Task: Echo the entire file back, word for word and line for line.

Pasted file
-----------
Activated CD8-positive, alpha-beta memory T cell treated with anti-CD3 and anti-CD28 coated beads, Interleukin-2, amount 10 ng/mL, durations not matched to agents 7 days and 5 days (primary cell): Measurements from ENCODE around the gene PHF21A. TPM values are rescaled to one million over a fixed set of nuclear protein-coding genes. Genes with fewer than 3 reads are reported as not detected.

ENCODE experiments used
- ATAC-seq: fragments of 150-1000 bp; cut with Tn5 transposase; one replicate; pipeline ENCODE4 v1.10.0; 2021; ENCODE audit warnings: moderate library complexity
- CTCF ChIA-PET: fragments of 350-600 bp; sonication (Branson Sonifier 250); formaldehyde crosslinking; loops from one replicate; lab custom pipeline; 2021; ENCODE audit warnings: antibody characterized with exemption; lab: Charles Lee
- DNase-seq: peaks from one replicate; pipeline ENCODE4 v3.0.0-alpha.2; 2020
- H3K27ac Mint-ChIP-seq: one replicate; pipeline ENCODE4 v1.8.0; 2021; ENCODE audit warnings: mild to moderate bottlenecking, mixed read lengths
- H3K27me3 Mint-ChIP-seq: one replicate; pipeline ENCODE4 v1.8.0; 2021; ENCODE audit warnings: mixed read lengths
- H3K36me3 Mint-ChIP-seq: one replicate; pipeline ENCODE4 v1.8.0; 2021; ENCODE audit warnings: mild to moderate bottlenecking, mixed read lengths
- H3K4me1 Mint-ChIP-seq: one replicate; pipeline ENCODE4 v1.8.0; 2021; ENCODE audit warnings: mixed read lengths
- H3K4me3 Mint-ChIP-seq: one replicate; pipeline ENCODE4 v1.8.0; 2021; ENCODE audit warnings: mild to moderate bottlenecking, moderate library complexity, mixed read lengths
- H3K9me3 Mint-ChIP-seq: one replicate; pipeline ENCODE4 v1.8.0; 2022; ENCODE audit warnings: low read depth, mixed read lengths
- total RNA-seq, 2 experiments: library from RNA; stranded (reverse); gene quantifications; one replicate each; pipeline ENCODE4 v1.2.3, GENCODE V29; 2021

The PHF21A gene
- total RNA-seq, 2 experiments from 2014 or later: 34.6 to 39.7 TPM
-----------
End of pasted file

Activated CD8-positive, alpha-beta memory T cell treated with anti-CD3 and anti-CD28 coated beads, Interleukin-2, amount 10 ng/mL, durations not matched to agents 7 days and 5 days (primary cell): Measurements from ENCODE around the gene PHF21A. TPM values are rescaled to one million over a fixed set of nuclear protein-coding genes. Genes with fewer than 3 reads are reported as not detected.

ENCODE experiments used
- ATAC-seq: fragments of 150-1000 bp; cut with Tn5 transposase; one replicate; pipeline ENCODE4 v1.10.0; 2021; ENCODE audit warnings: moderate library complexity
- CTCF ChIA-PET: fragments of 350-600 bp; sonication (Branson Sonifier 250); formaldehyde crosslinking; loops from one replicate; lab custom pipeline; 2021; ENCODE audit warnings: antibody characterized with exemption; lab: Charles Lee
- DNase-seq: peaks from one replicate; pipeline ENCODE4 v3.0.0-alpha.2; 2020
- H3K27ac Mint-ChIP-seq: one replicate; pipeline ENCODE4 v1.8.0; 2021; ENCODE audit warnings: mild to moderate bottlenecking, mixed read lengths
- H3K27me3 Mint-ChIP-seq: one replicate; pipeline ENCODE4 v1.8.0; 2021; ENCODE audit warnings: mixed read lengths
- H3K36me3 Mint-ChIP-seq: one replicate; pipeline ENCODE4 v1.8.0; 2021; ENCODE audit warnings: mild to moderate bottlenecking, mixed read lengths
- H3K4me1 Mint-ChIP-seq: one replicate; pipeline ENCODE4 v1.8.0; 2021; ENCODE audit warnings: mixed read lengths
- H3K4me3 Mint-ChIP-seq: one replicate; pipeline ENCODE4 v1.8.0; 2021; ENCODE audit warnings: mild to moderate bottlenecking, moderate library complexity, mixed read lengths
- H3K9me3 Mint-ChIP-seq: one replicate; pipeline ENCODE4 v1.8.0; 2022; ENCODE audit warnings: low read depth, mixed read lengths
- total RNA-seq, 2 experiments: library from RNA; stranded (reverse); gene quantifications; one replicate each; pipeline ENCODE4 v1.2.3, GENCODE V29; 2021

The PHF21A gene
- total RNA-seq, 2 experiments from 2014 or later: 34.6 to 39.7 TPM